“I want to keep it dynamic sounding, but the records I am influenced by percussion-wise are dub records and early rock ‘n’ roll where there’s not so much a wall of cymbals or drum kit—there’s more space with shakers and groove,” MacLean explains. “In dance music you need that space in the mix.”
“On guitars, we had sounds from a few different amps,” Comber says. “The studio has a nice Vox AC30 and a Fender Twin with a lovely spring reverb. There was also a small Ampeg with a spring reverb. And Vinny’s got a Fender Deluxe, which is his go-to amp and got used a lot, because the sound was familiar from the first album. Micwise, we usually used a 57 and a Neumann U87 through the SSL, and I’d blend the mics to tape so there was just one track of guitar.
“We’d work with ambience as well, because some of the sounds are quite surfy; we’d put the amp in the middle of the big room and set up a close mic and an ambient mic at the far end.”
Bass and synths were also miked up and/or DI’d, and the group spent a good amount of time manipulating those sounds. “We used that little Ampeg amp with the reverb quite a lot for recording synths,” Comber says. “And then we might build effects with the studio’s Eventide H3000, for example.”
Django Django in their studio/rehearsal space in London. From left: Jim Dixon (bassist), Vinny Neff (guitarist), Tommy Grace (keyboardist), Dave MacLean (drummer/co-producer). The band came away from their recording retreat with solid tracks, but they still had a lot of work to do back in London. “We were getting a bit behind, so we booked Urchin studios, which is down the road from Django Django’s rehearsal studio space. Mainly, it would be me and Jim and Vinny [at Urchin], so we did a lot of vocals and guitar overdubs there. It was fixing and adding things rather than whole takes.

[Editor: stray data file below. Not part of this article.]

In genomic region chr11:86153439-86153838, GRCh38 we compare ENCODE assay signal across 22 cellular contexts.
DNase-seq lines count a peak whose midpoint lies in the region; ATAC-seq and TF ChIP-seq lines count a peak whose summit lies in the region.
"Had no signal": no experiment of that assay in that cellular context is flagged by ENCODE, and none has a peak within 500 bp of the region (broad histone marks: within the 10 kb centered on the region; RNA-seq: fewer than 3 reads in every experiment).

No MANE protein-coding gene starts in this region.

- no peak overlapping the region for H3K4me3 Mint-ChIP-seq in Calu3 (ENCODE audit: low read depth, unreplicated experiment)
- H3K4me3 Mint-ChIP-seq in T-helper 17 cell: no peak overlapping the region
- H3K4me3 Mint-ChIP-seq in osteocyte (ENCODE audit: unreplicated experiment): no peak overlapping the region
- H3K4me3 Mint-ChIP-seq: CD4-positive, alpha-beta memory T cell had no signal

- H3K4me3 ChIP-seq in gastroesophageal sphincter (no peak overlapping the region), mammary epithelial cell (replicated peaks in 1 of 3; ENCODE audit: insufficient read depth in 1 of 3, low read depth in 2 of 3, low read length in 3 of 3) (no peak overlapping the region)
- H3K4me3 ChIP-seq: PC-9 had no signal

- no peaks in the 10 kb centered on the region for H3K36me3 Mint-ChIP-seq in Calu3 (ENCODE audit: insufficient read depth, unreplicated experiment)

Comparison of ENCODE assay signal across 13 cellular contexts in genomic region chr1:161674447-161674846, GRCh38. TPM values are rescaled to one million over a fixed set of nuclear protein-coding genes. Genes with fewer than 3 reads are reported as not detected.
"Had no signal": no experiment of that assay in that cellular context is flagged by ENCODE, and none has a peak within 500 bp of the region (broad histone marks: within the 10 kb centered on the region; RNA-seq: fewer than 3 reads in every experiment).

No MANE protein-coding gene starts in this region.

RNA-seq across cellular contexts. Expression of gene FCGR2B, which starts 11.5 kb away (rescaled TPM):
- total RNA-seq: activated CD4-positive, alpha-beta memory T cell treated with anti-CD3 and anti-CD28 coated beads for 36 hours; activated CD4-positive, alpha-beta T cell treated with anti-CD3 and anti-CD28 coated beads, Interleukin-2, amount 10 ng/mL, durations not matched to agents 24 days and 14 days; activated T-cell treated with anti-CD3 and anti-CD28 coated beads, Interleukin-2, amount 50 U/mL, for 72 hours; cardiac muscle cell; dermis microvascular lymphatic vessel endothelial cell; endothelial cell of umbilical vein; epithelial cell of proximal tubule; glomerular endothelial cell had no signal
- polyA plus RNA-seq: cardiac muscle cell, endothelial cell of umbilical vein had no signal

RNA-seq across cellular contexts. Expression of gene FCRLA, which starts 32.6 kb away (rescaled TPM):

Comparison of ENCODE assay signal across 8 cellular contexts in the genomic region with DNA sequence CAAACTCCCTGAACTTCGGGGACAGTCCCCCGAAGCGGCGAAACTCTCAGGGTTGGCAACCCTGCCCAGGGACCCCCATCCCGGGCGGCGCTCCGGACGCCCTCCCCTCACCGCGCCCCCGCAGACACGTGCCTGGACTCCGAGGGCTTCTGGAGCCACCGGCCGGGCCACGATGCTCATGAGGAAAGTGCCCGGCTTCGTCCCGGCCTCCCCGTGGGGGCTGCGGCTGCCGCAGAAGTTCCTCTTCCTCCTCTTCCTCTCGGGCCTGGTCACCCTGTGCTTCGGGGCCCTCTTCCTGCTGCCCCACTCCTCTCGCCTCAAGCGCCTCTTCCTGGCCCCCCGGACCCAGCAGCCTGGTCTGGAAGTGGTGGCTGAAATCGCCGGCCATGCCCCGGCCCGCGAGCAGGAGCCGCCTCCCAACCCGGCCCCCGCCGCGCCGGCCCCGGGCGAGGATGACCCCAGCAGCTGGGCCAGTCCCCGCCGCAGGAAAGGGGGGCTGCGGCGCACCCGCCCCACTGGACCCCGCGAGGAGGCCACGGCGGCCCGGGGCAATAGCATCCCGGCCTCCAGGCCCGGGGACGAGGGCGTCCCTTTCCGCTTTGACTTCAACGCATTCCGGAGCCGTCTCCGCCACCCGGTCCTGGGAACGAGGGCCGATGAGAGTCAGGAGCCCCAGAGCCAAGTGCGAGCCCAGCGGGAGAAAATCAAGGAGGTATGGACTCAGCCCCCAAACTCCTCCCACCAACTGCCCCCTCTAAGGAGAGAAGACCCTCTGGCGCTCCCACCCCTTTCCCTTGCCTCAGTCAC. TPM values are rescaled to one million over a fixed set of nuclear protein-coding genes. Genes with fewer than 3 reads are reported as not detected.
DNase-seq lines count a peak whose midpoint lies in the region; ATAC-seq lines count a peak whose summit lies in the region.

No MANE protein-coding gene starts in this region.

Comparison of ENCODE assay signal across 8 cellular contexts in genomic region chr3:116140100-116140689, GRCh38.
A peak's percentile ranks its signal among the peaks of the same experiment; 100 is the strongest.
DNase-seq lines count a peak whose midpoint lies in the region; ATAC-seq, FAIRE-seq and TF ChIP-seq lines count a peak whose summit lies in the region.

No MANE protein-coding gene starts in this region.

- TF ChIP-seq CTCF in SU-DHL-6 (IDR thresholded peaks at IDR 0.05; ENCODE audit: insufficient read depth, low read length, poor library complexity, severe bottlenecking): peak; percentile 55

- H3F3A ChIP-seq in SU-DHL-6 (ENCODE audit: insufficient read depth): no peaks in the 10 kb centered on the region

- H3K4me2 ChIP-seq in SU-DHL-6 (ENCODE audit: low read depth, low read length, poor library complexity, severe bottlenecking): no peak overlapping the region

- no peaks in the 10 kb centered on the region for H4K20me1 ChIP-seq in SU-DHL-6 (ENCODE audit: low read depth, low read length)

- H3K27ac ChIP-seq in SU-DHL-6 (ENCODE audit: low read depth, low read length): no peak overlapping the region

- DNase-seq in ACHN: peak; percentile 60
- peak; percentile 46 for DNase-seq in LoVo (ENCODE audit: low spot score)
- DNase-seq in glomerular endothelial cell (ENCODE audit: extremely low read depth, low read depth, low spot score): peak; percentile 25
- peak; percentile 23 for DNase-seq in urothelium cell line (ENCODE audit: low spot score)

“While we were working in Urchin, Dave would usually be with Tommy in the Django Django studio, doing keyboards and editing and drum programming. We did a bit of drum recording there as well, but we had tried to do the drum recording in the big room because both Urchin and the band studio are quite small. Then we'd send the new parts across to each other so we had fresh ideas to bounce off all the time.”
Most of the vocals were recorded during this phase, in a fairly elaborate process of processing and layering: “We did a lot of the vocals through a Tonelux U47, which is a copy of the Neumann U47,” Comber says. “It’s a large-diaphragm mic, so the vocals sound big. Then we’d process everything; most of the vocals are made up of at least four layers: a dry vocal, one through a guitar pedal, one through a spring reverb, and one through a weird flanger pedal or something else interesting sounding.”
The resulting psychedelic harmonies have a retro ’60s feel. And blended with the band’s wonderfully strange brew of vintage and processed sounds, the voices become almost spooky. “There’s a song on the album called ‘Shot Down,’ which started off as a big monophonic synth line with almost a hip-hop drum groove,” MacLean says. “Then Jim played some blues rock-y guitar over the top—a bit Rolling Stones—and that kicked it up another level. Then the harmonies came in and they were a bit Beach Boys… It’s almost like that game where one person whispers something and everyone passes it on; each person’s personality gets added, and you end up with this bizarre combination.”